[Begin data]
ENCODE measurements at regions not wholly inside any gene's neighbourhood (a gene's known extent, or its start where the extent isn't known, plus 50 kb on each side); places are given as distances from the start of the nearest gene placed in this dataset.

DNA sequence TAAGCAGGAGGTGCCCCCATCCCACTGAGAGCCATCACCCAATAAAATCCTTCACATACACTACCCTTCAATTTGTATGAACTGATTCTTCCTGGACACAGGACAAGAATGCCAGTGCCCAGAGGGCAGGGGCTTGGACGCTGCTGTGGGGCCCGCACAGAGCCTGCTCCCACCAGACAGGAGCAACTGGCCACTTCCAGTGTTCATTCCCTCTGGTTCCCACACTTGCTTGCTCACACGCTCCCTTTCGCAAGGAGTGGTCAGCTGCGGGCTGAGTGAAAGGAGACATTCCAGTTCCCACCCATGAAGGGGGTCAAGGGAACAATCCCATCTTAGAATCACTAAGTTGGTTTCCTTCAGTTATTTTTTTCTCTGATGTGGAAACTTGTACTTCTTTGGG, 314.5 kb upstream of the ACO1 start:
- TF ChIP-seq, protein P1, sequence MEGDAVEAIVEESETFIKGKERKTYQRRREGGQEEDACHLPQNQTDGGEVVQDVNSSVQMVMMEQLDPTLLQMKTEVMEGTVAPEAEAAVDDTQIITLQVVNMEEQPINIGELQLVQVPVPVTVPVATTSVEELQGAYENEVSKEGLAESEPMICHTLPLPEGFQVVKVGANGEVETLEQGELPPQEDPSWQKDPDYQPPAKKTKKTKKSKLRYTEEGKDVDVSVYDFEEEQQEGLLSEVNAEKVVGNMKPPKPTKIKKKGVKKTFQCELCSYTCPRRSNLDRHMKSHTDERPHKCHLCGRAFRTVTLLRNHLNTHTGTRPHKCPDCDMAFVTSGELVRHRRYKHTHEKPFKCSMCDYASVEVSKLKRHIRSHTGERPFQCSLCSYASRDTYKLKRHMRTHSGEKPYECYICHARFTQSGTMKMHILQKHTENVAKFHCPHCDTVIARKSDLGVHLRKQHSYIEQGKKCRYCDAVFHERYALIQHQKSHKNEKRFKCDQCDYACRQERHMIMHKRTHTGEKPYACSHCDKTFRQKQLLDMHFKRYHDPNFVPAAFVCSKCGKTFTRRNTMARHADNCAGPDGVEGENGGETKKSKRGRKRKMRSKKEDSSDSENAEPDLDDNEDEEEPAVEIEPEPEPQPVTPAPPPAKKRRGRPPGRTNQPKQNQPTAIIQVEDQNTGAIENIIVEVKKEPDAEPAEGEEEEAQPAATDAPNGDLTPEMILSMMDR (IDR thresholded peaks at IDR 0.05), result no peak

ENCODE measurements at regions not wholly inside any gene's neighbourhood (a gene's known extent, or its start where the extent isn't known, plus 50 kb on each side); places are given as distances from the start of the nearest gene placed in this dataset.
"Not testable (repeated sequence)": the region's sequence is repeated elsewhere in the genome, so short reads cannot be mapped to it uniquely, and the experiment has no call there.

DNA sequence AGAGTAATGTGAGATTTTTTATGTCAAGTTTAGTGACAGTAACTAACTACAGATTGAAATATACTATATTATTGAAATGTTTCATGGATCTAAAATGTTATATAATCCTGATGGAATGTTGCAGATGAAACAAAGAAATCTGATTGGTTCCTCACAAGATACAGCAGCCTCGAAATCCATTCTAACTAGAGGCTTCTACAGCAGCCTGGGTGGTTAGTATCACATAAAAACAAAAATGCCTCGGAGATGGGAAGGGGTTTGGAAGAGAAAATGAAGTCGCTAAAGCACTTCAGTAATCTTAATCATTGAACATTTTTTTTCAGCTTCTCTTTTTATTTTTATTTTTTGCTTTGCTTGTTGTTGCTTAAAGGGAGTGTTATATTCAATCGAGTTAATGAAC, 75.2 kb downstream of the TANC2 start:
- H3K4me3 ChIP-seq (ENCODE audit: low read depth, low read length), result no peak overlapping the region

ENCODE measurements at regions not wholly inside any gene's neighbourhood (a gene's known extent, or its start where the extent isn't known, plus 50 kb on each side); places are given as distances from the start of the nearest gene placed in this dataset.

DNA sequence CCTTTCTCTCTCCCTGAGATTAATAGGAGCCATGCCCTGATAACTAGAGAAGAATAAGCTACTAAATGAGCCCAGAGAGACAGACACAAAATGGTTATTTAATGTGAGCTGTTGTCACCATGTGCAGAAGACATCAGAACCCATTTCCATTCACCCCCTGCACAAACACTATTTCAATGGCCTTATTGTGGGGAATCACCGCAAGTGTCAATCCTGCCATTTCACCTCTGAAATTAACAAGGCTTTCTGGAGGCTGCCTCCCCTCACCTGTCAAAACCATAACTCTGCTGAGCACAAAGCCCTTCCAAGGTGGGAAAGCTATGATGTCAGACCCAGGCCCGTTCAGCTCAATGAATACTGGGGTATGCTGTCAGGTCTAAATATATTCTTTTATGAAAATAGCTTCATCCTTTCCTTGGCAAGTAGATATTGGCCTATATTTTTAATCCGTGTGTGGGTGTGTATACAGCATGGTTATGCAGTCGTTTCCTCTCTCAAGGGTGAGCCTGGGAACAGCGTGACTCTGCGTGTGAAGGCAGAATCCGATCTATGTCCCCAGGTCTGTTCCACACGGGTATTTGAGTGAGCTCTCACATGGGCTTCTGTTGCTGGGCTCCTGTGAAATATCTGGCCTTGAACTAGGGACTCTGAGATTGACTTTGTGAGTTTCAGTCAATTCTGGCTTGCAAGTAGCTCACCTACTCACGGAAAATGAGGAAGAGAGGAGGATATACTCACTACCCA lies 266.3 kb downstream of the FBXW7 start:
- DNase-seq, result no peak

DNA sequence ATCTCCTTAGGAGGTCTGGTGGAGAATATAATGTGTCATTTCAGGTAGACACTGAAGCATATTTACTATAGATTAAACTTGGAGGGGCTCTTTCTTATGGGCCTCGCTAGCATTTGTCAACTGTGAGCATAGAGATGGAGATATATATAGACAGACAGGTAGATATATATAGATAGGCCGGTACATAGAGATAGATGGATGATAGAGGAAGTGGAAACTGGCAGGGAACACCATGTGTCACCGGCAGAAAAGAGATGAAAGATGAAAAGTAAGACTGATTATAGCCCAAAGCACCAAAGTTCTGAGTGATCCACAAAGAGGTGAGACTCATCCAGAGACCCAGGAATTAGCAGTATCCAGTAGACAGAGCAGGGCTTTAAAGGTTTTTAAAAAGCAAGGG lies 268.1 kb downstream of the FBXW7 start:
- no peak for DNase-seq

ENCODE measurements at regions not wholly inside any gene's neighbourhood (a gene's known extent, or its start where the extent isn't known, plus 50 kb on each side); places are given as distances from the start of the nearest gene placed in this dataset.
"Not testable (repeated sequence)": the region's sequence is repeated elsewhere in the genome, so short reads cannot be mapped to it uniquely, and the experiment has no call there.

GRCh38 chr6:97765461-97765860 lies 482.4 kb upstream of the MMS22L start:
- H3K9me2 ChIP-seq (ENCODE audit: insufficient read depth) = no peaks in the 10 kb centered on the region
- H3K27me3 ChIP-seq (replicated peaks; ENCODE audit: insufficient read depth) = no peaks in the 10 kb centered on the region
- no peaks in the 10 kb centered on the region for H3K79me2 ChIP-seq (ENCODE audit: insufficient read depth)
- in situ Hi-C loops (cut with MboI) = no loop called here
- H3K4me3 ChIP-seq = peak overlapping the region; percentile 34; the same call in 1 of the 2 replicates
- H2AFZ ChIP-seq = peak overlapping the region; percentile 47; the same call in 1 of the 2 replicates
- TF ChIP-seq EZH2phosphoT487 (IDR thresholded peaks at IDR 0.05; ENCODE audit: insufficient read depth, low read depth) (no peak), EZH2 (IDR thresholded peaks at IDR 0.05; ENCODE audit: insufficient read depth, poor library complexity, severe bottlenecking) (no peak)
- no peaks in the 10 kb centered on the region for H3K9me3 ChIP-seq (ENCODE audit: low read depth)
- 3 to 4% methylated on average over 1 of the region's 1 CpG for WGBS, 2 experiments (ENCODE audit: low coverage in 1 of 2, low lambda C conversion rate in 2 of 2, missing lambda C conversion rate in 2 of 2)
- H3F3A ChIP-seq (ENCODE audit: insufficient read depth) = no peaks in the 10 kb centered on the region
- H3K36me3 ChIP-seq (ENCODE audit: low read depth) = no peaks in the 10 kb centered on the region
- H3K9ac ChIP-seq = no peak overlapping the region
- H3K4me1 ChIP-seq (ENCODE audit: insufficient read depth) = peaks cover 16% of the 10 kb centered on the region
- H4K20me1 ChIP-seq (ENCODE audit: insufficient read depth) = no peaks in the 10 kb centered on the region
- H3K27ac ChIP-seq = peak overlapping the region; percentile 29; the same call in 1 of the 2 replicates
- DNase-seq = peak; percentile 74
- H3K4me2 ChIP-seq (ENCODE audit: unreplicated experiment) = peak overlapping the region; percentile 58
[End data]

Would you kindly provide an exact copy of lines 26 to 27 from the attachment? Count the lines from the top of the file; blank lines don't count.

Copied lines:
- H3K36me3 ChIP-seq (ENCODE audit: low read depth) = no peaks in the 10 kb centered on the region
- H3K9ac ChIP-seq = no peak overlapping the region